A few notes about pronunciation when you're just starting to learn some Indonesian basic words. For vowels, Indonesians pronounces a like in "father" rather than in "man". The e is pronounced like in "bed", and the i is pronounced like the "e" in "me". The letter o is pronounced as a mix of the ending sounds in the words "saw" and "toe", and the letter u is pronounced like the "oo" sounds in "loot" or "boot".

There is also an ai sound that is sometimes pronounced like the end of the word, "pie," or sometimes pronounced like the end of the word, "day." And there is an au sound that is similar to the word "how." Keep these sounds in mind as you practice the pronunciation of these Indonesian phrases.

In terms of consonants, most are pronounced how they are in English. However, the letter r is rolled, like in Spanish. The letter c is always a hard sound like "k". And with words that end in k, like tidak, bapak, or masak, they use a glottal stop, which means you only just start to pronounce the "k" sound, and then stop. In the pronunciation notes below, I'll put (k) to remind you of this.

The final note in terms of pronunciation is where to put the stress when you're pronouncing a word. I would have loved to have added audio to this post, but it proved too difficult to do with the equipment I had. So in the Indonesian phrases below, I’ve made in bold the parts of the word where you place the stress.

Seven Indonesian shadow puppets from the island of Java, displayed on a bamboo log at the Sonobudoyo Museum in Yogyakarta, where travelers can learn Indonesian.
Shadow puppets, called wayang kulit, in Yogyakarta (August 2019)

Useful basic Indonesian phrases to help travelers

While I’m not a linguist, I do appreciate how learning a local language can help make your travel experiences more interesting. It also helps us live more like locals when we travel.

For travelers, there are a few Indonesian basic words and phrases that will come in handy as you spend time in the country. As you travel through Indonesia, try and use these phrases to help you learn Indonesian and experience the culture.

1. Hello and until we meet again

Halo ( "ha-low" ) = hello

Sampai jumpa lagi ("sum-pie joom-pa la-ghee") = until we meet again

“Hello” and “until we meet again” are useful Indonesian phrases to know. You’ll use them every time you meet someone new. If you’re not planning to see the person again, you can simply say “bye” as you leave.

2. Good morning, good afternoon, good evening

For greeting in the morning:

Selamat pagi ("se-la-mat pa-gee") = good morning

For greeting in the afternoon:

Selamat siang ("se-la-mat see-yang") = good early afternoon

Selamat sore ("se-la-mat sow-reh") = good late afternoon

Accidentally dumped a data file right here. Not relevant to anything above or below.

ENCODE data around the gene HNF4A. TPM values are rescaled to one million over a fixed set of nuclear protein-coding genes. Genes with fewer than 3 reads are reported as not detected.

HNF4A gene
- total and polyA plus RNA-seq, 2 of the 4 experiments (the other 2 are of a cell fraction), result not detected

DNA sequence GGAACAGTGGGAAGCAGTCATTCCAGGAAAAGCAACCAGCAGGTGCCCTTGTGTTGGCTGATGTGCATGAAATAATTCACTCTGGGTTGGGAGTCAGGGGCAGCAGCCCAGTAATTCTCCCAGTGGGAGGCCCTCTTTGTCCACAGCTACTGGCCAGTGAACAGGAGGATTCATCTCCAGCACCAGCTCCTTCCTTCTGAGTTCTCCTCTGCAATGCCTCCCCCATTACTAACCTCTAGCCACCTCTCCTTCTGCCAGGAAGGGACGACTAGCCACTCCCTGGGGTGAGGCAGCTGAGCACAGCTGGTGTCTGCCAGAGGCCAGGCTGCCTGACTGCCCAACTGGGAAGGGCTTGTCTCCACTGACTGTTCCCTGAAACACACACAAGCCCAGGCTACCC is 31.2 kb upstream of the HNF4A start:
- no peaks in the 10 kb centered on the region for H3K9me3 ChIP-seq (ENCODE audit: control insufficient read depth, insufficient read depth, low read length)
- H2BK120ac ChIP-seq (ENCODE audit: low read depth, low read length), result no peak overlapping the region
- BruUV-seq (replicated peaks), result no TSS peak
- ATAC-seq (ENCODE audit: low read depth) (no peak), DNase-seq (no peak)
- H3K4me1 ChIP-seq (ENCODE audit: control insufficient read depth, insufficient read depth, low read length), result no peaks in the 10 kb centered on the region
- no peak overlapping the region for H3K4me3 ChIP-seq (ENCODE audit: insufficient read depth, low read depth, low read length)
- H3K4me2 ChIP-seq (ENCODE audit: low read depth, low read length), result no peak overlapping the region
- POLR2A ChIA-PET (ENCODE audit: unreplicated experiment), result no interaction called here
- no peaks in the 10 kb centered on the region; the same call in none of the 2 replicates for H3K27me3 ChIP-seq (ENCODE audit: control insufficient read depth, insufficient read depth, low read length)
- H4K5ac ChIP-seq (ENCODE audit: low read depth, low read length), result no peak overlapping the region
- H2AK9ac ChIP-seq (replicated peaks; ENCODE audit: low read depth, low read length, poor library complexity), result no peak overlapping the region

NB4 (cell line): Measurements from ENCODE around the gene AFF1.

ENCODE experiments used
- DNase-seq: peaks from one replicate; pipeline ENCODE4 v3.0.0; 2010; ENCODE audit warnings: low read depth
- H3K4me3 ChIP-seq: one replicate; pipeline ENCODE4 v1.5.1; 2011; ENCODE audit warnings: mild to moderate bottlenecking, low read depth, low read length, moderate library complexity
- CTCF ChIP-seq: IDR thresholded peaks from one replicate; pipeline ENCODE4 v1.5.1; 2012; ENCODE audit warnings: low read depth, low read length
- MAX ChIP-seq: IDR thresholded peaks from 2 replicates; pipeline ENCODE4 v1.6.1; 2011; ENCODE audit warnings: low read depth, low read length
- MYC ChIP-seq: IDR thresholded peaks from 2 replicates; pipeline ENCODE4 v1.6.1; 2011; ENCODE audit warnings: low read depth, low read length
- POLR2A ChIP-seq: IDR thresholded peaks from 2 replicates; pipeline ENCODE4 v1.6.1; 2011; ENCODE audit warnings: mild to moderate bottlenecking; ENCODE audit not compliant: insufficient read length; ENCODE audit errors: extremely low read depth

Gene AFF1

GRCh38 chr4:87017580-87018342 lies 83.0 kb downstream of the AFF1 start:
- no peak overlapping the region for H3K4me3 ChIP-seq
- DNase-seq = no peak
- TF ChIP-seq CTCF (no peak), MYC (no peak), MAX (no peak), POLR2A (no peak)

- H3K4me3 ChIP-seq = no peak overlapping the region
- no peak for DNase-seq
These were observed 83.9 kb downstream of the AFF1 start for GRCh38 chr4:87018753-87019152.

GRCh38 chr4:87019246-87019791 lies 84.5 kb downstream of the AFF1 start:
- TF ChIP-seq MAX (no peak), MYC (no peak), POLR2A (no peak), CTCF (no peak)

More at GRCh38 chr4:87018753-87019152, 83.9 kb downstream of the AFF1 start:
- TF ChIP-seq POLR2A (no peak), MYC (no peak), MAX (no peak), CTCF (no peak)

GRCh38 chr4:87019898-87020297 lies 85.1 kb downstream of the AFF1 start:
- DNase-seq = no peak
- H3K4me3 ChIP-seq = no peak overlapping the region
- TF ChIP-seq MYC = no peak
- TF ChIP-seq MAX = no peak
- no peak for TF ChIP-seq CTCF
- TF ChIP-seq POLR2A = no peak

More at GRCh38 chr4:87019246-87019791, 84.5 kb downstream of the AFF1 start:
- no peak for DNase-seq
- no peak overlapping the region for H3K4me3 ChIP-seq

For greeting in the evening:

Selamat malam ("se-la-mat ma-lam") = good evening

When you learn Indonesian, one of the first things you learn is how to say “good morning,” “good afternoon,” or “good evening.” When it comes to saying “good afternoon”, Indonesians make a distinction between early afternoon (siang) and late afternoon (sore). Early afternoon is usually between 11 am to 3 pm, and late afternoon is from 3 pm until sunset.

3. Thank you and no thank you

Terima kasih ("te-ree-ma ka-see") = thank you

Tidak, terima kasih ("tee-da(k), te-ree-ma ka-see") = no thank you

Two other basic Indonesian phrases to know is “thank you” and “no thank you.” When you say, “thank you” to someone, they will usually reply with sama-sama, which means “same to you.” Being able to say “no thank you” comes in handy when you’re trying to fend off pushy taxi drivers at the airport, or hawkers on the beaches.

A sweet moment at a restaurant in Yogyakarta (August 2019)

4. I’m sorry and excuse me

Maaf ("ma-af") = I'm sorry

Permisi ("per-mee-see") = excuse me

One of the most helpful Indonesian phrases to know is how to say “I’m sorry” or “excuse me”. You can say “sorry” when you bump into people, knock things over, or just a general way of saying “I’m sorry.” “Excuse me” can be used when you’re trying to get some’s attention or squeezing by someone.

5. How are you? and I’m fine

Apa kabar ("ah-pa ka-bar") = how are you?

Baik saja ("bike sa-ja") = I'm fine

Most basic conversations when you learn Indonesian include how to say “how are you” and “I’m fine.” These are useful Indonesian phrases to know, as you’ll most likely say this to taxi drivers, store owners, waiters, and basically anyone that you interact with.

6. Yes and no

Ya ("ya") = yes

Tidak ("tee-da(k)") = no

Like English, the Indonesian word for “yes” is ya. For “no,” the word is generally tidak. However, if you’re negating a noun, then you use the word, bukan. As an example, “that book is not good” is buku itu tidak bagus. But “that book is not mine” would be buku itu bukan punya saya.

Riding an andong (horse-drawn carriage) in Yogyakarta (August 2019)

7. Me, you, you all, he/she, they, and we

Saya ("sa-ya") = me

Anda ("an-da") = you

Kalian ("ka-lee-yan") = you all

Dia ("dee-ya") = he/she

Mereka ("me-re-ka") = they

Kami ("ka-mee") = we, excluding you

Kita ("kee-ta") = we, including you

As I mentioned before, unlike the Romance languages, pronouns won’t change the conjugation of a verb. The verb remains the same whether you put “me/I,” “you,” “she,” or “we” in front of it.

One thing to note when it comes to “we” is that kami is used when you’re referring to “we” without the person that you’re speaking to. Alternatively, kita is used when referring to “we” including the person that you’re speaking to.

8. Mister, Misses, Miss

Bapak ("ba-pa(k)") = mister or sir

Ibu ("ee-bu") = misses or ma'am

Mas ("mas") = young mister or sir

Mbak ("m-ba(k)") = miss

In some respects, the language of Indonesia relies heavily on formalities. This stems from the culture of Indonesia, and the emphasis placed on showing respect to others, especially your elders.

When possible, use bapak (pak for short) or ibu (bu for short) when talking with adults to show respect. Mas and mbak are used when speaking to someone who is younger than you.